Archbishop Emeritus Mario Conti



Mario Conti is Archbishop Emeritus of Glasgow. He was born a Scot and studied for the priesthood at The Pontifical Scots College in Rome. He was ordained a priest of the Diocese of Aberdeen in 1958, serving as an assistant priest at St Mary’s Cathedral in the city before being sent to Caithness in 1962 as parish priest in Wick and Thurso. Fifteen years later he was appointed Bishop of Aberdeen. He holds many honours, including that of Commendatore dell’Ordine al Merito della Repubblica Italiana, and is a Fellow of the Royal Society of Edinburgh. 

Archbishop Conti became archbishop in 2002, when he was transferred to the archdiocese of Glasgow. Bishops tend their resignation at 75, which Archbishop Conti did in 2009. He was asked to stay on until 2012, making him the second longest serving bishop of the Latin Rite in Europe upon retirement. He is succeeded by Philip Tartaglia. He was a founder member of the Catholic Bishops’ Joint Committee for Bio-Ethics (Britain and Ireland). He is noted for his work within the ecumenical

movement, having been appointed a member of the Pontifical Council for the Promotion of Christian Unity by Pope John Paul II. During his time as a member, he led the Roman Catholic Delegation at the eighth General Assembly of the World Council of Churches at Harare, Zimbabwe, when he had the privilege of reading the Pope’s letter to the Assembly. He was the first Convenor of ACTS (Action of Churches Together in Scotland) and a President of CTBI (Churches Together in Britain and Ireland). He was formerly also a member of the Pontifical Council for the Cultural Heritage of the Church, and in the Archdiocese founded its Arts Project (AGAP).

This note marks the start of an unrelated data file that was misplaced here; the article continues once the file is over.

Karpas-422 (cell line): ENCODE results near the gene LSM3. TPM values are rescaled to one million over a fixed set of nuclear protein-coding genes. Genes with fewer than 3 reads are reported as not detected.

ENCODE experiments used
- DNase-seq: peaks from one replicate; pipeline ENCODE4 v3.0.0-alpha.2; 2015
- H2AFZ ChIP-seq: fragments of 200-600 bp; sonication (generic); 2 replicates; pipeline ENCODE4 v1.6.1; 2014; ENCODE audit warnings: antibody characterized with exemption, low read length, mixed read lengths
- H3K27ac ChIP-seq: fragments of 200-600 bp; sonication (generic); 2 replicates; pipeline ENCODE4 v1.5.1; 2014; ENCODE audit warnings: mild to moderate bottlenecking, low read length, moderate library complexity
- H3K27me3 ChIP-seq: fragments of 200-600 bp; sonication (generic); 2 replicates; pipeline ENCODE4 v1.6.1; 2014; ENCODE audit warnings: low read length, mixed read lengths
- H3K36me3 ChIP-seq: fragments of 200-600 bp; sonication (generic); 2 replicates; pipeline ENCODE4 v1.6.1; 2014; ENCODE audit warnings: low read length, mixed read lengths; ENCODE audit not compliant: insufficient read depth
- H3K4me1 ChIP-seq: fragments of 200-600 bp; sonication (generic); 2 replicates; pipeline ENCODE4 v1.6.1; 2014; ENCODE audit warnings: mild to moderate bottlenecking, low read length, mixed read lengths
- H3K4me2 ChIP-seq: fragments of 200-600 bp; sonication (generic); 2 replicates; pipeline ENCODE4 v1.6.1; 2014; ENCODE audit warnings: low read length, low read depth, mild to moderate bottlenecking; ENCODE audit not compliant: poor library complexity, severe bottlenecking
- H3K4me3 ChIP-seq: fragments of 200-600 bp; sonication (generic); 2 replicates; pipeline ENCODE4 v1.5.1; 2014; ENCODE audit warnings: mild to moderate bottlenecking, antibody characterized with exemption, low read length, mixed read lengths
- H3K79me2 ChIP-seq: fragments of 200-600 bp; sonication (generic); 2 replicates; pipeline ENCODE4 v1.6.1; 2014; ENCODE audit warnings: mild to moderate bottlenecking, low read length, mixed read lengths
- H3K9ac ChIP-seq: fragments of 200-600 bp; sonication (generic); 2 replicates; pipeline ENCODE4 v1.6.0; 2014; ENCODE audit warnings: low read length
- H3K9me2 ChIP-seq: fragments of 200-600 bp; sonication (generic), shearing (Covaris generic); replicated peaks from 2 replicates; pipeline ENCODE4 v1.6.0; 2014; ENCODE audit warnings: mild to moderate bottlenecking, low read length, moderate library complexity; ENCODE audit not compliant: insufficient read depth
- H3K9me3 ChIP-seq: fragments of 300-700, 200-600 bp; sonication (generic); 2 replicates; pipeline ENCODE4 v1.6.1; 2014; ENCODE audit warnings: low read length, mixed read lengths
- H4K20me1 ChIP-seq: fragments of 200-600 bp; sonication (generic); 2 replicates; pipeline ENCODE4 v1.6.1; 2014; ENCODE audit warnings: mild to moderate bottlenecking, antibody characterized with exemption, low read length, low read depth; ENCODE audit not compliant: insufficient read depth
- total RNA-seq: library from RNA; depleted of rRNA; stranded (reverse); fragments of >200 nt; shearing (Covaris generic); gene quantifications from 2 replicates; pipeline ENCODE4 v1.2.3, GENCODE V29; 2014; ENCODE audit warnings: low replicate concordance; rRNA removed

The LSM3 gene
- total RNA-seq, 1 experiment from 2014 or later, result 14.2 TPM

Archbishop Conti oversaw the fundraising and building work of a major renovation of St Andrew’s Cathedral in Glasgow between 2009 and 2011. The £5m programme has been described as the most significant renovation of a Catholic church in Scotland since the Reformation. Within the Cloister Garden, he erected a monument to victims of the sinking of the Arandora Star. He was President-Treasurer of SCIAF (Scottish Catholic International Aid Fund) during his period in Aberdeen and, in coming to Glasgow, established on the foundations laid by his predecessor Cardinal Winning, the Mungo Foundation serving in excess of 40 social welfare projects. 

In 2013, he was named Grand Prior of the Scottish Lieutenancy of the Order of the Holy Sepulchre, which seeks to support the charitable work of the Church in the Holy Land, which at the present time offers educational and medical help to the inhabitants of the occupied territories. While serving as Vice-President of the Bishops’ Conference of Scotland, Archbishop Conti brought the GCU’s Magnusson Awards to the attention of his colleagues, which has resulted in pledged financial support from the Conference.

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